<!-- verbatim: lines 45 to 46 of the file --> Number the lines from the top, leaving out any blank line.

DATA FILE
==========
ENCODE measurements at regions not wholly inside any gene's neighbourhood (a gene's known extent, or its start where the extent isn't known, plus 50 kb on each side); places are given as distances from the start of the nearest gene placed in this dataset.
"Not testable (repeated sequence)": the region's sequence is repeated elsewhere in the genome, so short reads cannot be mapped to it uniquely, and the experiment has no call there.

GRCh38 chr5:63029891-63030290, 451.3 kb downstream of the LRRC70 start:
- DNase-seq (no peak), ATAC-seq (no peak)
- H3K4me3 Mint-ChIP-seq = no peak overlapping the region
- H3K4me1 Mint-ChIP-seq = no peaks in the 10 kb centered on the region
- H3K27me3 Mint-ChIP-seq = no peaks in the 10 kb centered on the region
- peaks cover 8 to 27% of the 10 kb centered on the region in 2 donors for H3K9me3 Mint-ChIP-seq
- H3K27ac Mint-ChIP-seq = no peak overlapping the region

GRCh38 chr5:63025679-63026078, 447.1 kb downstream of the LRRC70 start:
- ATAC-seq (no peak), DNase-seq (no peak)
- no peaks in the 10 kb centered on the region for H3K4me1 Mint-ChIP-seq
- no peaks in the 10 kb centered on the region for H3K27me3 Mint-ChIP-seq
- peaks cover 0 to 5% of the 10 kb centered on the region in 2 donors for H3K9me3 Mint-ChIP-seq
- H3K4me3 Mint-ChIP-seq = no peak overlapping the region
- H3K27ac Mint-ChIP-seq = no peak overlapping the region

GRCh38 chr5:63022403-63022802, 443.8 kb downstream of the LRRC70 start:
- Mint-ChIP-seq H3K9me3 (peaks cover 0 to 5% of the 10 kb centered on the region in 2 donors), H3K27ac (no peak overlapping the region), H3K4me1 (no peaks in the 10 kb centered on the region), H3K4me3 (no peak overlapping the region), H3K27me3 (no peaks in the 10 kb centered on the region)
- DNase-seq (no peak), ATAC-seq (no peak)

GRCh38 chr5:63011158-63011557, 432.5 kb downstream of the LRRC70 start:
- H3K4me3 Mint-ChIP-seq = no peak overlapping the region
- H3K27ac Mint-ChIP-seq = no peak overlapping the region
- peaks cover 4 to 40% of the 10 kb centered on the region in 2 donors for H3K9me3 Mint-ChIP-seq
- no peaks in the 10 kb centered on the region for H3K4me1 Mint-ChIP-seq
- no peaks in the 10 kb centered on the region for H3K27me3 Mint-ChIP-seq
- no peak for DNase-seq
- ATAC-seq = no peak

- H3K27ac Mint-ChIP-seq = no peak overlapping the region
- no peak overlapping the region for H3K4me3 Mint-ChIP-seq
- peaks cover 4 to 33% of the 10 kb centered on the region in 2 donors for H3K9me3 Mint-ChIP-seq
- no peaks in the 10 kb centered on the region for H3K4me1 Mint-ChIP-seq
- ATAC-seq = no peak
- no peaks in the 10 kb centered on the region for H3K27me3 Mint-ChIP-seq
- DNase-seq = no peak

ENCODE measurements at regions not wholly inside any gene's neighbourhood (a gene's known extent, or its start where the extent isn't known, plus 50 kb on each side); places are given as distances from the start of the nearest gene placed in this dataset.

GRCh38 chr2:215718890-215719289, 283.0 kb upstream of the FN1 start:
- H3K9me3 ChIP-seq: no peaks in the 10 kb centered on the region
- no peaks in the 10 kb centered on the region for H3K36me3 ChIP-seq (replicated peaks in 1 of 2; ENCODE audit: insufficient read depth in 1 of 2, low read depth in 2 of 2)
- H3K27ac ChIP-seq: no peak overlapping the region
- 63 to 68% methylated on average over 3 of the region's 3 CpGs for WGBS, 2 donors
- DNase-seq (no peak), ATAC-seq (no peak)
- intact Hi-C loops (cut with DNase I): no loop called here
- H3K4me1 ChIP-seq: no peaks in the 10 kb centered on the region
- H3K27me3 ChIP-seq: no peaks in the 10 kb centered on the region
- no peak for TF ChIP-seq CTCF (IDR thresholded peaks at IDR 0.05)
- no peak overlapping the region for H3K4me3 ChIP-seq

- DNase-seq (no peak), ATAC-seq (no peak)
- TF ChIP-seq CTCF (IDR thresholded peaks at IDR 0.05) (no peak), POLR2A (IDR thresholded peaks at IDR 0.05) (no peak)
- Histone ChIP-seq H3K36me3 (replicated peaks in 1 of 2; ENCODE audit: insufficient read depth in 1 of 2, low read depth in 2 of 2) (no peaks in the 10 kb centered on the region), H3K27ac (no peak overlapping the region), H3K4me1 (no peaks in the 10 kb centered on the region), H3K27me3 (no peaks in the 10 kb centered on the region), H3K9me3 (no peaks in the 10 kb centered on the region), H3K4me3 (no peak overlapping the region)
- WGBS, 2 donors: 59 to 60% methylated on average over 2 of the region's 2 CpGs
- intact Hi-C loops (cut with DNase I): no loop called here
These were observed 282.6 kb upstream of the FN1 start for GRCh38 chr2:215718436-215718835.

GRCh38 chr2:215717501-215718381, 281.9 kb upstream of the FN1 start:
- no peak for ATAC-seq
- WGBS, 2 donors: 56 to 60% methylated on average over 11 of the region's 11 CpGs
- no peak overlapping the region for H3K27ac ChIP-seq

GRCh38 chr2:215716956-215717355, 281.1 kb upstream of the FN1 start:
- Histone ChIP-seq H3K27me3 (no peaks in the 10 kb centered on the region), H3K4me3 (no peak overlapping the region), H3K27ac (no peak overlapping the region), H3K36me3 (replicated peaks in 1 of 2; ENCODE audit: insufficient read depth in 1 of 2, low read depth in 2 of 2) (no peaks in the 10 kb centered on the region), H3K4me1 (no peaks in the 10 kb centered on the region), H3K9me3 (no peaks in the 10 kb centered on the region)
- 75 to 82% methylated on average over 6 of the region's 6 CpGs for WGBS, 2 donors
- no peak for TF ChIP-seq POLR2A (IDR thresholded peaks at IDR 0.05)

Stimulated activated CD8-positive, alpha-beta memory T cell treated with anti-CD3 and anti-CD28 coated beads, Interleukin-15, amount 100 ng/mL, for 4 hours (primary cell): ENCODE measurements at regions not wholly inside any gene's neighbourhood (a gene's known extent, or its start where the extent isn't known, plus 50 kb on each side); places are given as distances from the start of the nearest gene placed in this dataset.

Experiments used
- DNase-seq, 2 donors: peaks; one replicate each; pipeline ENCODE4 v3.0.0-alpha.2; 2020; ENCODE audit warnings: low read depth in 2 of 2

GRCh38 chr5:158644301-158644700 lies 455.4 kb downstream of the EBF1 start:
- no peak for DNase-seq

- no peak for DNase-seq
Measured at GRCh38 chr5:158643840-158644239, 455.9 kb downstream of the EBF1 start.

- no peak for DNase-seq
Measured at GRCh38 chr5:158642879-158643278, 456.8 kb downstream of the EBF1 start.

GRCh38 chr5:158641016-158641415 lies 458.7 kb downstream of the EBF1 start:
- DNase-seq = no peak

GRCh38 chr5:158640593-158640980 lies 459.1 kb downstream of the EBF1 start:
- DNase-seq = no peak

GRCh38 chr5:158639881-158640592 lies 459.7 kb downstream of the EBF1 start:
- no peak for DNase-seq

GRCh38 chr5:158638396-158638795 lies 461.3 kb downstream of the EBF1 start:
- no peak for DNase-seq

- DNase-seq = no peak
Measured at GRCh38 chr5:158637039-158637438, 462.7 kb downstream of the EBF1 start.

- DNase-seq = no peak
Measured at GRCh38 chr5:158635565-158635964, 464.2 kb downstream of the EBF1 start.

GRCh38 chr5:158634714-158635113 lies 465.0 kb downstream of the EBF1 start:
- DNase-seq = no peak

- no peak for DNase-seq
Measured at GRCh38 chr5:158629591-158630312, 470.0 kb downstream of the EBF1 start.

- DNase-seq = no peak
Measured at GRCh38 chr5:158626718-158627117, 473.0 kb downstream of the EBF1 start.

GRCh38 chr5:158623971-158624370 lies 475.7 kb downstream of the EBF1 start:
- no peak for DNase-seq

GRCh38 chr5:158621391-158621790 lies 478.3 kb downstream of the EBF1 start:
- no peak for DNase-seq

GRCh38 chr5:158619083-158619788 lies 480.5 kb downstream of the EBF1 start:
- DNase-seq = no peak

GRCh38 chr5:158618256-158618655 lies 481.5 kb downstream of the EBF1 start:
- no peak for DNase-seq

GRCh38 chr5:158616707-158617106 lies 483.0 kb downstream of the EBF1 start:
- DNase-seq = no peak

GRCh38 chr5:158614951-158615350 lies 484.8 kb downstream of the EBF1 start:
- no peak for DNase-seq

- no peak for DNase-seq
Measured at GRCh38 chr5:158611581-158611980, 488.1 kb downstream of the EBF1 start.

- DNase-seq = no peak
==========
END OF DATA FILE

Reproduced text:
- no peak for TF ChIP-seq CTCF (IDR thresholded peaks at IDR 0.05)
- no peak overlapping the region for H3K4me3 ChIP-seq